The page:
A ministerial decision allocating the funds to revamp the communications team was signed last week after a report found that the current structure is ‘inefficient’, ‘inadequate’ and perpetuates ‘extensive spend on external agencies’.
In a letter in yesterday’s JEP, Charlie Parker, the new chief executive of the States, said that the States had ‘run a shoestring communications operation for years, relying on temps, contract workers and outside agencies to plug the gaps’. He added that the government was now building a team of ‘joined-up professionals’ in order to inform the public about the work the States is undertaking.
Following the ministerial decision further information has since revealed that an 11 additional posts will be created within the restructure which aims to bring existing communications roles across government into one team.
A States spokeswoman said that there will be a total of 24 roles within the team, of which 14 are permanent full or part-time posts. Nine of the positions will be agency or temporary positions and there will be one interim.
‘The creation of a single communications function, bringing together existing roles from across government into one team, is part of the public sector restructuring announced in March,’ the spokeswoman said.
‘We will shortly be recruiting to replace people who are leaving or moving, to give temporary communications staff the chance to secure permanent roles, and to bring in some new people.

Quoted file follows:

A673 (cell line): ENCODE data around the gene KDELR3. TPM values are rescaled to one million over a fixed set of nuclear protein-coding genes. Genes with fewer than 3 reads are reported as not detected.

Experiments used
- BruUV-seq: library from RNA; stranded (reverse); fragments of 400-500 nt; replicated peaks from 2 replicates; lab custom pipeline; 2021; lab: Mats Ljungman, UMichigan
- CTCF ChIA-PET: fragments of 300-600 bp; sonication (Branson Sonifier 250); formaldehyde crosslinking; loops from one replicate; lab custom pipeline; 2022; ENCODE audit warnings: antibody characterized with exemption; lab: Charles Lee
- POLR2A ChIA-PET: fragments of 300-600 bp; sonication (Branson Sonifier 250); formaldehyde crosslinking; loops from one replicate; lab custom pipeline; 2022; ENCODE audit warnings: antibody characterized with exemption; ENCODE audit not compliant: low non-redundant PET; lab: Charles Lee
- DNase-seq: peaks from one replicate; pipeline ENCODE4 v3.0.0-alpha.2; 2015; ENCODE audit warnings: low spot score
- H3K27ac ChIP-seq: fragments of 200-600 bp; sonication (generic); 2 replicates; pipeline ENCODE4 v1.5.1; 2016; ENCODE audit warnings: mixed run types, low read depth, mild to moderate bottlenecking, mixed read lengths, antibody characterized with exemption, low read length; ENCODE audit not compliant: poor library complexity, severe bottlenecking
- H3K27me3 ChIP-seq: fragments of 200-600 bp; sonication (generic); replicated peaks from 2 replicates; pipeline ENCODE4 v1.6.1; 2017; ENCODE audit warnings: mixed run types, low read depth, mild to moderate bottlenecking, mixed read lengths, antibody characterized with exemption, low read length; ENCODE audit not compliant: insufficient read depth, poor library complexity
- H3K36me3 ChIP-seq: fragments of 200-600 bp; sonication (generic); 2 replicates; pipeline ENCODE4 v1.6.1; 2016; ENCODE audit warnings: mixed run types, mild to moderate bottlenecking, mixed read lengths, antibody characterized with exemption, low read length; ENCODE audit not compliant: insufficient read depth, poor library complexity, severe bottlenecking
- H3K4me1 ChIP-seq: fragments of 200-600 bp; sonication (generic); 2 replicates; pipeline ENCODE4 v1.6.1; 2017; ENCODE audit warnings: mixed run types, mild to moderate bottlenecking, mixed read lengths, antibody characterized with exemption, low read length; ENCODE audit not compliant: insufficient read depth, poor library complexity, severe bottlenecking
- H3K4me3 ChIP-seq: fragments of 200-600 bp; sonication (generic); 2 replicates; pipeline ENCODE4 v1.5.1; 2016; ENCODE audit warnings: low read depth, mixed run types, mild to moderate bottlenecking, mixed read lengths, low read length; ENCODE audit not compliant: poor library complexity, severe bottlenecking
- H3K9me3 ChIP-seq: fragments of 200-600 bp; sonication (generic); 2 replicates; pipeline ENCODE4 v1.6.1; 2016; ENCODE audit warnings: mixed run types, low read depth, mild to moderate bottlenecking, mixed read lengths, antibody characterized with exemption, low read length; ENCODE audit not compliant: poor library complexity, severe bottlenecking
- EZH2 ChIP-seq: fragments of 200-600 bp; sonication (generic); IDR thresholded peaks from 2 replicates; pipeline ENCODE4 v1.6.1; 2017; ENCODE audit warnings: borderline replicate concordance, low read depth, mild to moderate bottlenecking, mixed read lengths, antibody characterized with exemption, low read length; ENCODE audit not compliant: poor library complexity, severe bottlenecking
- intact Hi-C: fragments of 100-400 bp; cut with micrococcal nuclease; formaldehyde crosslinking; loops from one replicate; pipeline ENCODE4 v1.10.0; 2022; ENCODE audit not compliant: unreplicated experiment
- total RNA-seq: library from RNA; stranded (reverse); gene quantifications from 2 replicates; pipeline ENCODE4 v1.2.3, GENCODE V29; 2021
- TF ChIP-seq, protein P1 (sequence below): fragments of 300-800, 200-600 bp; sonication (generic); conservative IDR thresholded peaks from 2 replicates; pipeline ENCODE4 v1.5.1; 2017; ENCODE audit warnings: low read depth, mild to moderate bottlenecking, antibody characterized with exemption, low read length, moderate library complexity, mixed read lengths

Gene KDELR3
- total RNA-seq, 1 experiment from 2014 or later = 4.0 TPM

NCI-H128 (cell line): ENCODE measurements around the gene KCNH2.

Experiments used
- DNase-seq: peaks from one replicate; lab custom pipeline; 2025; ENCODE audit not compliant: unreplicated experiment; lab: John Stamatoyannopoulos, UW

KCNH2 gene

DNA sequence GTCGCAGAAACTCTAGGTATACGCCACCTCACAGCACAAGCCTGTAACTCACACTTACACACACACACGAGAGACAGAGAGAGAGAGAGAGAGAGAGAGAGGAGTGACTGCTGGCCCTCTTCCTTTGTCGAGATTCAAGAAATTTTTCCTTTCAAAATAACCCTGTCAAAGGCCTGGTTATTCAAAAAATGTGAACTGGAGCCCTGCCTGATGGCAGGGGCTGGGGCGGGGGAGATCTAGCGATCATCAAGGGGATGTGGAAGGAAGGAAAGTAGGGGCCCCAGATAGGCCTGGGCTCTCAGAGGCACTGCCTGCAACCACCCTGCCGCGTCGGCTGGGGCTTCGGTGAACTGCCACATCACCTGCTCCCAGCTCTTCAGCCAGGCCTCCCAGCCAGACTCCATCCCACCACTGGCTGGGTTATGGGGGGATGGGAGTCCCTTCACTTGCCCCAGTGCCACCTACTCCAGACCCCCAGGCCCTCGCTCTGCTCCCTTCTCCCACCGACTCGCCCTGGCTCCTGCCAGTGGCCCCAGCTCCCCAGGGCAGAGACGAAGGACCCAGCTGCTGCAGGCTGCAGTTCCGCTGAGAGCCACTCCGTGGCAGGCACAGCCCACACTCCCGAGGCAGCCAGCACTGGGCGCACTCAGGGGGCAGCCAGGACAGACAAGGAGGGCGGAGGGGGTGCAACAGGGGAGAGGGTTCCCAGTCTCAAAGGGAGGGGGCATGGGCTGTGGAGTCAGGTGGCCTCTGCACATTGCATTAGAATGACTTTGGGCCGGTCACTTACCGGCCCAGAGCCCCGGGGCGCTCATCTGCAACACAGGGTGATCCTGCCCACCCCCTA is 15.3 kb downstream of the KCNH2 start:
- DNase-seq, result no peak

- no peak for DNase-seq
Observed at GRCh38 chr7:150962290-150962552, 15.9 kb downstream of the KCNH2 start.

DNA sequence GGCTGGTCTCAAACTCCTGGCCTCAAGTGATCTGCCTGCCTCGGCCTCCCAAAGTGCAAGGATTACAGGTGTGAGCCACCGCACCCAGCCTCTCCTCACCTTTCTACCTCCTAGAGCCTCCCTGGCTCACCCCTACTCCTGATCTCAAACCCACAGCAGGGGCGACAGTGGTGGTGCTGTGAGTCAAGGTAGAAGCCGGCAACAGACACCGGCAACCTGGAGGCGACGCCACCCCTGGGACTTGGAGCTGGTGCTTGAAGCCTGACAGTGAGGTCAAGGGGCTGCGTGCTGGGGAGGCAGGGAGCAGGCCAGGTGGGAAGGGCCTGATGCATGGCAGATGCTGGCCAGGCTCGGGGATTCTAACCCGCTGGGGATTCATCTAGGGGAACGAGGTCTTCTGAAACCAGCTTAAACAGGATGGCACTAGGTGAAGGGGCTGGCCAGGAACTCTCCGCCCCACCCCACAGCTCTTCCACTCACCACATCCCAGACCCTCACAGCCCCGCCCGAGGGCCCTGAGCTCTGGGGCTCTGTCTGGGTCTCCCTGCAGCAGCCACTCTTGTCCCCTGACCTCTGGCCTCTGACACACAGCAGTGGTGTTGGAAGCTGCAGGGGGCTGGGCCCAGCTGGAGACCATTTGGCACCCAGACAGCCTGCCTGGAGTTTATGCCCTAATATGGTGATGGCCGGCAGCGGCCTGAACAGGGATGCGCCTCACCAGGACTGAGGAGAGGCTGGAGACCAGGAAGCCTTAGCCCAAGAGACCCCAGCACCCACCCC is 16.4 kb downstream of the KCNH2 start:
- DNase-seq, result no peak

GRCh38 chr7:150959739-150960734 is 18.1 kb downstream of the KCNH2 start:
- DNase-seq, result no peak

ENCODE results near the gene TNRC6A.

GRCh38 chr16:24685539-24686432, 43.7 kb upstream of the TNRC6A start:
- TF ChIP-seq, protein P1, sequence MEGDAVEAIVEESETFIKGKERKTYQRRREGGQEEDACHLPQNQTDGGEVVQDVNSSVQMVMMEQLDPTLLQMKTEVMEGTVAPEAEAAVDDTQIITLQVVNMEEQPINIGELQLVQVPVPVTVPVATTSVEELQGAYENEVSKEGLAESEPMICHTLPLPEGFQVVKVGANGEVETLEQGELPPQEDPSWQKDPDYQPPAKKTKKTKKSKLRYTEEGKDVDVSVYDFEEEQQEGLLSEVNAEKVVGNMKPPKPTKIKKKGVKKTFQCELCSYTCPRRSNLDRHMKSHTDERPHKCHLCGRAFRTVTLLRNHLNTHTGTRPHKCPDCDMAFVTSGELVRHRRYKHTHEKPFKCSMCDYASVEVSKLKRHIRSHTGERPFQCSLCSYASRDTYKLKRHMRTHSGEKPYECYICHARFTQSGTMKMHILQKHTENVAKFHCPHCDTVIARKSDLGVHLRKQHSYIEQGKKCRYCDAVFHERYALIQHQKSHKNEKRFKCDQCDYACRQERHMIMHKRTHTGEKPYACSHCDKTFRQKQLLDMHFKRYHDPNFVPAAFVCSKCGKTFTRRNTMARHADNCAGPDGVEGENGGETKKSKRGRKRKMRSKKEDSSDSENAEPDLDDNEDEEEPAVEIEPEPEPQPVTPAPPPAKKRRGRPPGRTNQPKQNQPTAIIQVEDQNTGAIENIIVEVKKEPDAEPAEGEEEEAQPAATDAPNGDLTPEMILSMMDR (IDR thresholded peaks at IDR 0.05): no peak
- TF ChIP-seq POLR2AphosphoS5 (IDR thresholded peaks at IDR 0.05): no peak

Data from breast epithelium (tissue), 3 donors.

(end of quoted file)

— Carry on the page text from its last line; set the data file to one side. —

‘We will be bringing design and digital communications work in-house that we are currently paying external agencies to do for us. Staffing the new structure will require up to 11 additional posts.’
The standard States of Jersey recruitment process will be used to hire the successful candidates, the spokeswoman added.
‘We are advertising locally and using social media to reach Jersey communications professionals,’ she said.
‘If we can’t fill the roles locally, we will recruit externally, though that is not our preference.
‘We want to build a sustainable team, in which people can develop careers, so we want to attract people who have a commitment to Jersey.’
The £300,000 signed off in the ministerial decision will be used to provide interim funding for a new director of communications as well as on resources for the overhauled team.